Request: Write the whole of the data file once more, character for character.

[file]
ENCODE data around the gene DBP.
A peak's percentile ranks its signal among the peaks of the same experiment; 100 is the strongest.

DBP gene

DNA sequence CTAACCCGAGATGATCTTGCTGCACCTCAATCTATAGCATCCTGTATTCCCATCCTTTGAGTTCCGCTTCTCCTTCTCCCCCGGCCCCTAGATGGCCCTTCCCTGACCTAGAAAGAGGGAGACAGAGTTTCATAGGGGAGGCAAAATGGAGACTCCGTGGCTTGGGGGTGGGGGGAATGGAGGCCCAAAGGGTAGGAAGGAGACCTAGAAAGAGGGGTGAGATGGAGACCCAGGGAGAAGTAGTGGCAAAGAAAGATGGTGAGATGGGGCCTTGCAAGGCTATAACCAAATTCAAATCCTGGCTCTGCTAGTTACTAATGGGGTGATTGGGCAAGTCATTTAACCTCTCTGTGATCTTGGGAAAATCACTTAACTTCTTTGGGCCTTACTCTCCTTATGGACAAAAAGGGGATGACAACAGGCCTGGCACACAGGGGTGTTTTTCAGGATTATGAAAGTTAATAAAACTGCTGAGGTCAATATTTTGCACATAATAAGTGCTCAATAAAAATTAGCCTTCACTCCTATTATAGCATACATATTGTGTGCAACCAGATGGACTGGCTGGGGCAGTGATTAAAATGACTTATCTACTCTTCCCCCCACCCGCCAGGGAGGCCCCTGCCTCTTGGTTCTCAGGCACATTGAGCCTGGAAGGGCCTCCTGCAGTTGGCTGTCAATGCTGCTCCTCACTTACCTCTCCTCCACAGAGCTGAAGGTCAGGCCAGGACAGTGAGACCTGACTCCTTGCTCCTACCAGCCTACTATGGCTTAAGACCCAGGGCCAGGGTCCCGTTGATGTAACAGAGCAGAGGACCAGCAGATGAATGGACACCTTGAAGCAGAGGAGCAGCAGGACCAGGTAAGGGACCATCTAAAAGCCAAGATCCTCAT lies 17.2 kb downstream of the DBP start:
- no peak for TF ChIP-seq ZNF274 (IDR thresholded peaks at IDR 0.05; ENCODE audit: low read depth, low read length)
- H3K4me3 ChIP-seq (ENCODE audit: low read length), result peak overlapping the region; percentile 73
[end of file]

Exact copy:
ENCODE data around the gene DBP.
A peak's percentile ranks its signal among the peaks of the same experiment; 100 is the strongest.

DBP gene

DNA sequence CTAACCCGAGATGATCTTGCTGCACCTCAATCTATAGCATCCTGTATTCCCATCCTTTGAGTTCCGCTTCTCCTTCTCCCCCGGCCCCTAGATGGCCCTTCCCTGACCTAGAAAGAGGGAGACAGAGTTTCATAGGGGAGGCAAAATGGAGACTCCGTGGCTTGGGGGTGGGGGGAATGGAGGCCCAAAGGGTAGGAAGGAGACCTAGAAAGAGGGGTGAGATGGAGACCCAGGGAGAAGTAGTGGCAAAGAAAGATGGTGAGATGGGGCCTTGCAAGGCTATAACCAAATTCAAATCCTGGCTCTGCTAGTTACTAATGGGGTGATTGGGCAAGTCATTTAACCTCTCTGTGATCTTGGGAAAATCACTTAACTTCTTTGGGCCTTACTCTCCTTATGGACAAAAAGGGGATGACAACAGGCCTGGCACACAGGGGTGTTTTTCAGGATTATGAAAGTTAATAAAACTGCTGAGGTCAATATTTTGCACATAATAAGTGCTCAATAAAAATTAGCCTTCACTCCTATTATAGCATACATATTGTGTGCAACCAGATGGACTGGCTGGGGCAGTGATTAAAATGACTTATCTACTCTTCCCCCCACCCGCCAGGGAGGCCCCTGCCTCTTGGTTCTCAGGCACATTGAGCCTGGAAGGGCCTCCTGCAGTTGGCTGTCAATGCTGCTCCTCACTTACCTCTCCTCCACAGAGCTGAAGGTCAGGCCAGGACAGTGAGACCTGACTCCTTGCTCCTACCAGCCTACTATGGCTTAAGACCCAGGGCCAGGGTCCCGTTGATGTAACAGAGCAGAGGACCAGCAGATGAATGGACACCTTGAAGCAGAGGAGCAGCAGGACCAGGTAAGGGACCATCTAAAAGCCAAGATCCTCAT lies 17.2 kb downstream of the DBP start:
- no peak for TF ChIP-seq ZNF274 (IDR thresholded peaks at IDR 0.05; ENCODE audit: low read depth, low read length)
- H3K4me3 ChIP-seq (ENCODE audit: low read length), result peak overlapping the region; percentile 73